They shall grow not old, as we that are left grow old:
Age shall not weary them, nor the years condemn.
At the going down of the sun and in the morning
We will remember them.
– R.L. Binyon
The Legion are the custodians of Remembrance. There are plenty of people who consider their bit well and truly done because they buy a poppy pin once a year. They promptly lose it, but remember it fondly when confronted by the sight of a Poppy Appeal Collector. It is absolutely worth noting that the Poppy Appeal doesn’t just run from October to November. Our ex-service personnel need support for more than four weeks of the year.
We have a war memorial in the village, a cenotaph around fifteen feet tall.
There is an order of service for Remembrance Sunday: the Poppy Wreaths are collected from the Clubhouse early in the morning, people from around the village appear at the memorial, and the Legion’s parade marshall leads a march past the edifice.
The wreaths are placed around the edges of the stone, and pinned in place in case of a stiff breeze. The march past is timed very precisely. After a moment of silence, the attendees continue their march down to the church and after a service of remembrance, they come up to the Club to raise a glass to absent friends.
I’ll estimate it was three years ago that our parade marshall made an error. He wore his bowler hat with pride, and had a military background. He barked like a drill sergeant. The civilians were terrified. They weren’t sure if they knew how to march, they didn’t know where to put their hands, and became altogether too focussed on their thumbs.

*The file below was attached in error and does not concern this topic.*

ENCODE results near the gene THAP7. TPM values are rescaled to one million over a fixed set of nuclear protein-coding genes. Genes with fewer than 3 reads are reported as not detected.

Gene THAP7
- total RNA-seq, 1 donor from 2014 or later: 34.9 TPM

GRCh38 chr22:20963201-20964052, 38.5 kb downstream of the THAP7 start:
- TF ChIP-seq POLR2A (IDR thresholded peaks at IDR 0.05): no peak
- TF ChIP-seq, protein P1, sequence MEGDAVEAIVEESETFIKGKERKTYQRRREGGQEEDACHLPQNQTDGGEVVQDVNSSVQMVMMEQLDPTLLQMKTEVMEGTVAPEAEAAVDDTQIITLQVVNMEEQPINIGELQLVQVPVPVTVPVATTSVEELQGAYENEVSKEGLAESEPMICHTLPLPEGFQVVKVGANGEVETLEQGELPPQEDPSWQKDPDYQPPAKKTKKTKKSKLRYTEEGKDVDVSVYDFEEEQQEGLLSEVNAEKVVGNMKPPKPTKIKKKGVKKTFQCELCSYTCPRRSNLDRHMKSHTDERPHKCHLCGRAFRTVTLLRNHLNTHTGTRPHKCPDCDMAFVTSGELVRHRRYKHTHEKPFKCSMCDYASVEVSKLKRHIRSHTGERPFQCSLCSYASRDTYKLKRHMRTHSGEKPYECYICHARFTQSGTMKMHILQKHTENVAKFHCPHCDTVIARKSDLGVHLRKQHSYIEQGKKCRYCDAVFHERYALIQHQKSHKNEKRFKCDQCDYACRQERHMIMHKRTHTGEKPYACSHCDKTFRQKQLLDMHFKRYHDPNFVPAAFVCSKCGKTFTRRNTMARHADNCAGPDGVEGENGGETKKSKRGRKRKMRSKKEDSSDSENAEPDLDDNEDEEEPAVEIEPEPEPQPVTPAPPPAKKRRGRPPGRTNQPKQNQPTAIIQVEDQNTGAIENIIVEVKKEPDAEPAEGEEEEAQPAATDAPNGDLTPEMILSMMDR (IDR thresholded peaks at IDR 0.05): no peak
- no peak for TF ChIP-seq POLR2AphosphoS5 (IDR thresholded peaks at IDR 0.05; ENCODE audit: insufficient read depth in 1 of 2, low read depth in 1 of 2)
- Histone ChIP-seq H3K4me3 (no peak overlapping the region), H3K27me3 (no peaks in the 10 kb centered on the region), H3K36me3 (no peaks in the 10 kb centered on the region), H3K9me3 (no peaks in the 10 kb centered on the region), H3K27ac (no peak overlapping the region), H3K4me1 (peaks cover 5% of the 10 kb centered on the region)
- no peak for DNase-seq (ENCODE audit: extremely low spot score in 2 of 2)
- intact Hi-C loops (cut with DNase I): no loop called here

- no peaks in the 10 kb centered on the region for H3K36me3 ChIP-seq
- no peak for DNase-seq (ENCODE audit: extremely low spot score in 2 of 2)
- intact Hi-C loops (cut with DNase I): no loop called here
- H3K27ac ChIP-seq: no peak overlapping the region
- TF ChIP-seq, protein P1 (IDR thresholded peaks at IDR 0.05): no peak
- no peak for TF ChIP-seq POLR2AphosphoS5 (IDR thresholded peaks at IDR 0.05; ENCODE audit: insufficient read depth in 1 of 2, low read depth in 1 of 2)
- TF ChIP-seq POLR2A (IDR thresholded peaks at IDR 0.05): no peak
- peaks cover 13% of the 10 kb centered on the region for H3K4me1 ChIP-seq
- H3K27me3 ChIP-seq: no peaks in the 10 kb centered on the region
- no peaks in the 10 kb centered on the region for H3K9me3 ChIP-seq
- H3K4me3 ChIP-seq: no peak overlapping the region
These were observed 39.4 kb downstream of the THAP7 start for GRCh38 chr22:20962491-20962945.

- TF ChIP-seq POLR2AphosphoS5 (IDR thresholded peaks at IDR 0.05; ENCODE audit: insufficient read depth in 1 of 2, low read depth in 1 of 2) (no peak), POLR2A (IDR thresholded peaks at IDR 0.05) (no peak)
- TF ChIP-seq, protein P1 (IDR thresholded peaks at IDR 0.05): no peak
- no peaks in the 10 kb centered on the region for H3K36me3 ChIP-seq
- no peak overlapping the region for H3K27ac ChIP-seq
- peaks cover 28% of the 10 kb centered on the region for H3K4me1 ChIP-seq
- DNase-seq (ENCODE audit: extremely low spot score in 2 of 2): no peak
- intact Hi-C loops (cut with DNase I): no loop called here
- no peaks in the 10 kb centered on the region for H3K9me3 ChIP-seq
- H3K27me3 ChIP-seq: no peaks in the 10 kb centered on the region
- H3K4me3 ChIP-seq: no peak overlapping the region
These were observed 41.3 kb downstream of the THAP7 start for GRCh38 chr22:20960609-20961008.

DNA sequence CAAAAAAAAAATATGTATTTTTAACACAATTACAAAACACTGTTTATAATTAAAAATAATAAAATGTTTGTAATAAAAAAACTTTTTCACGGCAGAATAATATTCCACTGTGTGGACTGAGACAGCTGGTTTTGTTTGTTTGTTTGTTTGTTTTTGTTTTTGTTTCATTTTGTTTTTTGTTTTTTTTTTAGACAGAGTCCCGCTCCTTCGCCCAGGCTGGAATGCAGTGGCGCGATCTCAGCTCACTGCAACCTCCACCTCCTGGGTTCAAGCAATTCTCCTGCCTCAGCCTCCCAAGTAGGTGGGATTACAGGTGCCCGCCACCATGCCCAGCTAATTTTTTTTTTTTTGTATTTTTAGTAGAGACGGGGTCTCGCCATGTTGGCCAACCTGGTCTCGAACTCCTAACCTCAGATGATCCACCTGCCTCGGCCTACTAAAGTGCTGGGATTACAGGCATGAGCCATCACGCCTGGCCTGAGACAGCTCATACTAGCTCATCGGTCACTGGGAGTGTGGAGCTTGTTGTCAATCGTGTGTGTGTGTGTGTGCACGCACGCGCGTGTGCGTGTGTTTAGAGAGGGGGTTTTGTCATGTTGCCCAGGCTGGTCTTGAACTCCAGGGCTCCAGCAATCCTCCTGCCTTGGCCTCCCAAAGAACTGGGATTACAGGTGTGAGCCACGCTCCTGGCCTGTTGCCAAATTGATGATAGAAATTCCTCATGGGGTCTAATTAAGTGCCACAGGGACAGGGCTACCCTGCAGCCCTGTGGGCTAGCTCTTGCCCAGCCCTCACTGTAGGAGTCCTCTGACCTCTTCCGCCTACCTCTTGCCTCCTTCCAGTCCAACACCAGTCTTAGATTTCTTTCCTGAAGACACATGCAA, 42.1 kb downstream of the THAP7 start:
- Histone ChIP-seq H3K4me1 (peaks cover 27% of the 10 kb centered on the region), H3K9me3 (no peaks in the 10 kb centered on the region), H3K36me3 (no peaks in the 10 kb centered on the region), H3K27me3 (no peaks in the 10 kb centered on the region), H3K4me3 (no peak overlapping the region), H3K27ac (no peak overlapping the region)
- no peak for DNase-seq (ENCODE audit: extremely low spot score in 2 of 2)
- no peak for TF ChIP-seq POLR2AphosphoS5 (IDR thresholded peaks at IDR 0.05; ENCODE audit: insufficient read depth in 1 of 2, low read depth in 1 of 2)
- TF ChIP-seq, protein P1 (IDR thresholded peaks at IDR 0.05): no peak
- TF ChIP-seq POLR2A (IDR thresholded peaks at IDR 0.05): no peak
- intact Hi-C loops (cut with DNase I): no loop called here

They marched as best they could (it was more a hesitant shuffle than a march), and the parade marshall brought them to a halt with a voice of thunder.
All year, the only words he had to remember were ‘Eyes right!’ to get the assembly to look at the war memorial and focus their thoughts. All year, ‘Eyes right!’
No-one knows quite how it happened but having brought them to a halt, the parade marshall called out ‘Eyes left!’ and they found themselves looking at the bungalow across the road.
Now, it’s a funny story but I don’t wish to trivialise his experience. I have no doubt he felt lousy about mixing up his left and his right for the rest of the year.
And I think I’m right in saying that that was the same year that I failed to set off the maroons on time. The maroons are individual fireworks which are set off on 11th November at 11.00am and 11.02am to mark the two-minute silence, which is our mark of respect for the fallen. It happens in towns and villages all across the country, all at the same time, every year. It really is rather moving.
One year, the wind was terrible, like a mini-cyclone in the car park and neither myself nor my friend Mike could keep our selection of lighters, matches and other fire-based paraphernalia, lit.
The booms are usually heard echoing around the valley every year; it’s like cannonfire.
When we were late, our first boom went off seconds before the final boom from the rest of the villages. Our second took the whole two minutes to get alight.
The two minute silence is, as the name would suggest, wordless. Unless you’re setting off maroons. Mike and I chatter for the two minutes, debating whether or not it has in fact been two minutes yet. We synchronise our watches to the BBC news, and each of us carries at least two lighters, in case of a flint crisis.
The plan this year consisted of the following:
Poppy collection at the local shop on the 10th, setting off the maroons on the 11th, church service on the 12th, and a war film on the 13th. I should have checked the run-time on the film I chose. It’s almost three hours long. I am having to swap it out for something shorter. I just don’t know what yet.
And with the shilly-shallying over the film, I think I’ll carry three lighters this year. Just to be sure.